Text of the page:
"Four pirates went to trial...."   It sounds like the beginning of a long joke.  Apparently Spain is no joke for persons allegedly investing heavily in online infringement sites. The prosecution is seeking massive fines and jail time for the defendants.

Andy of TorrentFreak.com tells the beginning of the story.

The Privacy Matters blog tells of Online Harms and a white paper in the UK about harmful online content and the accountability, or lack thereof, of the platforms that host the harm.

Writing for DLA Piper (and the Privacy Matters blog), Christopher Wilkinson and James Clark report on a possible new regulatory framework for social media sites, to put a bit of a lid on cyber bullying, election interference, and other online harms.

Please don't forget that this coming week is World Intellectual Property week.

Happy Easter.

All the best,
Rowena Cherry

Thursday, April 18, 2019

Hopeful Futures

Kameron Hurley's column for the April issue of LOCUS explains how her writing has recently shifted from a pessimistic to an optimistic view of human possibilities. She decided "being grim and nihilistic is boring" rather than "exciting or edgy." Instead, in a world that seems increasingly darker, she finds her writing "to be a perfect outlet for exploring how people can still make good decisions in bad situations."

The Future Is Intrinsically Hopeful

This message resonates with me. As argued by Steven Pinker in THE BETTER ANGELS OF OUR NATURE and ENLIGHTENMENT NOW, we are living in the best of times, not the worst of times (although, admittedly, with considerable room for improvement).

A few striking quotes from Hurley's essay on why she believes in the future:

"Humanity didn’t survive this long because of its worst impulses. We survived this long because, despite all of that, we learned how to work together."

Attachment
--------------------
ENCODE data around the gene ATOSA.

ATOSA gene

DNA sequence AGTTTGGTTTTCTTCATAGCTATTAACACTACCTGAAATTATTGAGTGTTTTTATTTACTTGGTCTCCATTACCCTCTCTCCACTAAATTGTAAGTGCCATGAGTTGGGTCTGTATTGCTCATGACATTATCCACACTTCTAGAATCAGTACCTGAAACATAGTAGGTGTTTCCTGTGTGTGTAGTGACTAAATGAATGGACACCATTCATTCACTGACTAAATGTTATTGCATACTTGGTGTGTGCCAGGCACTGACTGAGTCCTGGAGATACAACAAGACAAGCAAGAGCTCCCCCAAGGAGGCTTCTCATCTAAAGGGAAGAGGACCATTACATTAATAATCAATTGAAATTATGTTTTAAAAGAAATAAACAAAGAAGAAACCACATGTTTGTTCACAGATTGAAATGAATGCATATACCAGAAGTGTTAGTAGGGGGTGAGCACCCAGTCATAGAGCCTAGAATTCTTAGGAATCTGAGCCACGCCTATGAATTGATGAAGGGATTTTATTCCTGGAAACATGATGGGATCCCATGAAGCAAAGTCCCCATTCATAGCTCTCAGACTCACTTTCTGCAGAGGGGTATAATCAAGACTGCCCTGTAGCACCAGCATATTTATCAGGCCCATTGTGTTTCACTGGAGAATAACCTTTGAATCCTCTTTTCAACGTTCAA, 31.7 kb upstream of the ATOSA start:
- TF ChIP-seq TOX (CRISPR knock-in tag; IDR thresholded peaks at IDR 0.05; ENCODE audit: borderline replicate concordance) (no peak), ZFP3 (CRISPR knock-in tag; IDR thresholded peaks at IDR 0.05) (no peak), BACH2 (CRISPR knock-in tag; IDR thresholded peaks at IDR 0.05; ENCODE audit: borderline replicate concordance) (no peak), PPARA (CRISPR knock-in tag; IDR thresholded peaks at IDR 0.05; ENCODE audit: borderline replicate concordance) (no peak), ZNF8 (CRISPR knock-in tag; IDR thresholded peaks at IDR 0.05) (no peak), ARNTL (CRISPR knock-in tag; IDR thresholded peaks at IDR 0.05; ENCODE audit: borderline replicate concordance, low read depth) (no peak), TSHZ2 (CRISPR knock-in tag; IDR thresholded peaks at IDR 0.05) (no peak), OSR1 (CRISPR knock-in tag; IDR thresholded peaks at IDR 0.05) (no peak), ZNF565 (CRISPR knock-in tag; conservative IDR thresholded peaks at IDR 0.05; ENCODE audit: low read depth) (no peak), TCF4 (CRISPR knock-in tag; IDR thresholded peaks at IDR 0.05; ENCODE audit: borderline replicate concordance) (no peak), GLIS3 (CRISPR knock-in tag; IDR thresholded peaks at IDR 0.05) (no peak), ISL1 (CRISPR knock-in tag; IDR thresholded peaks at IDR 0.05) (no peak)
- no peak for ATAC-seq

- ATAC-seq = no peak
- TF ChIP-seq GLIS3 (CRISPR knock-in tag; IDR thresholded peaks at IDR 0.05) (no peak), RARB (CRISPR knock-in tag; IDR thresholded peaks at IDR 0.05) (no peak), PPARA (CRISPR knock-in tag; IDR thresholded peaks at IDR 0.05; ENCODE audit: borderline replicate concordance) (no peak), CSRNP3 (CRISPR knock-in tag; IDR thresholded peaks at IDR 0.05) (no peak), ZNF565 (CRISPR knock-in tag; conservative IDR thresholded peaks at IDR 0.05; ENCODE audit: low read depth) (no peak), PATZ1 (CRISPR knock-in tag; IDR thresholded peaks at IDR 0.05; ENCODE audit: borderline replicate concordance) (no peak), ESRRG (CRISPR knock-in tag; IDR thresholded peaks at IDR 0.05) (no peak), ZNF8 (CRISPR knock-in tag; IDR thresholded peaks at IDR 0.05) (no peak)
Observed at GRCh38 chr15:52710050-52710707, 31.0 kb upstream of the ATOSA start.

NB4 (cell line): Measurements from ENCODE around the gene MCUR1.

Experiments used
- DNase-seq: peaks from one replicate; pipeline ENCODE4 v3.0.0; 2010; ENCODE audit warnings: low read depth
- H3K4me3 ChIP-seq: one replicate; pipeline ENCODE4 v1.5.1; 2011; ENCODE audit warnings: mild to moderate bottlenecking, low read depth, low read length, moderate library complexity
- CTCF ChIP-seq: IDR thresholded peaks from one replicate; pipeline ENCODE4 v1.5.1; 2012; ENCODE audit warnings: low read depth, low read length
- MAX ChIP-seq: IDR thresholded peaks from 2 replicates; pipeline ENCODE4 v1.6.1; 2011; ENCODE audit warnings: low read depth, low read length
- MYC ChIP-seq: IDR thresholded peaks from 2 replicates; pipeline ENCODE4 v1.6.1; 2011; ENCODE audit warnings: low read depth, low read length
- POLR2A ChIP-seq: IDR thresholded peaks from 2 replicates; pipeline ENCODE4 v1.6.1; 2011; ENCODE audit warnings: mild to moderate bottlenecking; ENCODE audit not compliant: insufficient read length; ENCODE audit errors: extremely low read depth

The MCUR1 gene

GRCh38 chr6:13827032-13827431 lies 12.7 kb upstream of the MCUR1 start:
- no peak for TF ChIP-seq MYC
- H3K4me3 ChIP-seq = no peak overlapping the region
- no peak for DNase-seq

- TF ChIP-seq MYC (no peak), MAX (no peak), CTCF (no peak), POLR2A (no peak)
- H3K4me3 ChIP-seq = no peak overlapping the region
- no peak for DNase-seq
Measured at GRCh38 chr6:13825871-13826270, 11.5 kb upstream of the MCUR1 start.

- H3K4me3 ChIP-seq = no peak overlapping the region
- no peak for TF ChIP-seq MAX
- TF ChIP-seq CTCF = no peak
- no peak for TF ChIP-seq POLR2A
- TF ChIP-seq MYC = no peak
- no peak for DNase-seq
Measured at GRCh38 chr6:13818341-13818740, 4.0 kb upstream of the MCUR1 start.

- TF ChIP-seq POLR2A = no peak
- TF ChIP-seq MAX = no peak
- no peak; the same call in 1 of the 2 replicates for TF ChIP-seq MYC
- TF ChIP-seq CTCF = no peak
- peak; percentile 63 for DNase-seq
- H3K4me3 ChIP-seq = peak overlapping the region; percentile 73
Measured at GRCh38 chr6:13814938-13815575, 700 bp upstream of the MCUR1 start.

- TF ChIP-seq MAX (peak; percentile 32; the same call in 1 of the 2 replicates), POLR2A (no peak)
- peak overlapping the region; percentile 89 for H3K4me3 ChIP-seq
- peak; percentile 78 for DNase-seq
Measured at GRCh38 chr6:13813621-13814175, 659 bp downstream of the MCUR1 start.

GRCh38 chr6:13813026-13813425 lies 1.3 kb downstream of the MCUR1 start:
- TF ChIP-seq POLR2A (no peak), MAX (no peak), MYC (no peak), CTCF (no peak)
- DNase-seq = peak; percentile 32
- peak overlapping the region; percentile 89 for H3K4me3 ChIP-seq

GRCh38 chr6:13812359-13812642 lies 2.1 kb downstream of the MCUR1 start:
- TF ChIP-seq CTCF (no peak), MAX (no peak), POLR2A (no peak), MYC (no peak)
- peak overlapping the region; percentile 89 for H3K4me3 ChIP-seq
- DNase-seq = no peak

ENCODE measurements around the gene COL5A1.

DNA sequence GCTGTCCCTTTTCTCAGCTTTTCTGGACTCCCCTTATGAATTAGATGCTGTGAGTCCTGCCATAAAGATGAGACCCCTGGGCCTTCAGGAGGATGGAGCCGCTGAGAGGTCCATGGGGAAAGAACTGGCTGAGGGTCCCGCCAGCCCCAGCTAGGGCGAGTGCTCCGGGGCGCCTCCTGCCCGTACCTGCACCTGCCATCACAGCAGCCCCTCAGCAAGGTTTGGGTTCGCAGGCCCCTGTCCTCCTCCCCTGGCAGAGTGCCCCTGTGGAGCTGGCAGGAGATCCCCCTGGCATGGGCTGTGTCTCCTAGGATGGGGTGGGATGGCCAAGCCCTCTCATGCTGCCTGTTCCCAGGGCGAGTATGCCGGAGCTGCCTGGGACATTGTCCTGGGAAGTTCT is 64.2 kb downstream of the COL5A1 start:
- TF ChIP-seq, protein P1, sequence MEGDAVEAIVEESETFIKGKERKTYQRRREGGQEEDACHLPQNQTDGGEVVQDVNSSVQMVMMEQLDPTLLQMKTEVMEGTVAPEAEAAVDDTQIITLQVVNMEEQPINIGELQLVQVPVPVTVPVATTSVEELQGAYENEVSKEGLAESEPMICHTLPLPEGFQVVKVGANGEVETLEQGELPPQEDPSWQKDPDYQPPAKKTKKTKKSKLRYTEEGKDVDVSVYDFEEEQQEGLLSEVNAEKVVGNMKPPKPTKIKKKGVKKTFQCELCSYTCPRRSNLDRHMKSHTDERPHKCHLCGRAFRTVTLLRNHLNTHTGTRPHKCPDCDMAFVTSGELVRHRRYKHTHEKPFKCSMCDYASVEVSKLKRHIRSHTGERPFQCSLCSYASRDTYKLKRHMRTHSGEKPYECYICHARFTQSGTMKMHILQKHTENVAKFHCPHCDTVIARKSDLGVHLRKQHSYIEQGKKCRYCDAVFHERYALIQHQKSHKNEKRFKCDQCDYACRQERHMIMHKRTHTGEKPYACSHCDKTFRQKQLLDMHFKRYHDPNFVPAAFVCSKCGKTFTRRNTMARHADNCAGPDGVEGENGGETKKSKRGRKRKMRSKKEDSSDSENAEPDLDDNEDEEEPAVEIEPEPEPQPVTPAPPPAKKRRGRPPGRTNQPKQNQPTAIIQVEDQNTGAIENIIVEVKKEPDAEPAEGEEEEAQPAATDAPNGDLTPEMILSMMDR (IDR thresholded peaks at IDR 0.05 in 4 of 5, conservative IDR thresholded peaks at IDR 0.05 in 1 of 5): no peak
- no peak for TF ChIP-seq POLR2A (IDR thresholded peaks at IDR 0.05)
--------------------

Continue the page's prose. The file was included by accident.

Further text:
"What a time to be a creator, when believing humanity has a future that is not just a series of dystopic post-apocalypse nightmares is the most radical position one can have."

"What if what we are presenting to our audiences, as artists, is 'This is how the world could be really different. Have you thought about how to get there?'"

"Increasingly, I find that writing any type of work at all is hopeful....It is profoundly optimistic to assume there is a generation after ours that will create a society one hundred years from now that is recognizable to us at all."

The last two quotes seem to me to encapsulate a major theme and purpose of science fiction. Dystopian futures serve the important function of warning us and potentially motivating us to change our course: "If this goes on...." The other classic SF question, "What if...?" is equally or more important, however. One reason the original STAR TREK became so beloved was surely its optimism about human destiny. At the height of the civil rights movement, the Enterprise crew portrays men and women (even if female characters didn't fully come into their own until later iterations of the ST universe) of many races and cultures working together to discover new worlds. In the middle of the Cold War, STAR TREK envisions Russian, Americans, and Asians exploring space as a team. And many of those "predictions" have come true! THE ORVILLE, as a drama-comedy homage to ST, further develops that hopefulness about mutual tolerance and cooperation and the joy of discovery in the context of 21st-century sociopolitical concerns.

Writing as if we "believe in the future" can infuse readers with hope and perhaps inspire them to create that kind of future.

Margaret L. Carter

Carter's Crypt

Tuesday, April 16, 2019

Theme-Story Integration Part 2- Villain Into Hero

Theme-Story Integration
Part 2
Villain Into Hero
Jacqueline Lichtenberg 

Part 1 is here:


We are discussing the integration of techniques of story-telling, where "story" means what is going on inside the point of view Character, the Main Character.

It isn't a story if something doesn't change.

So how and why a Character changes is called Character Arc -- because humans change in a complex series of incremental course corrections throughout life.

If you open your novel with the main Characters already perfect, readers will fall asleep before the end of Chapter One -- because "nothing is happening."

The plot may be roaring, threats and dangers attacking from all sides, predicaments tightening, horrors looming, but nothing is happening in the STORY.

Romance readers (in fact most readers) are looking for novels about how other people solve problems other than the ones the reader has.  Most writing teachers term that thirst for "other" a taste for "escapism."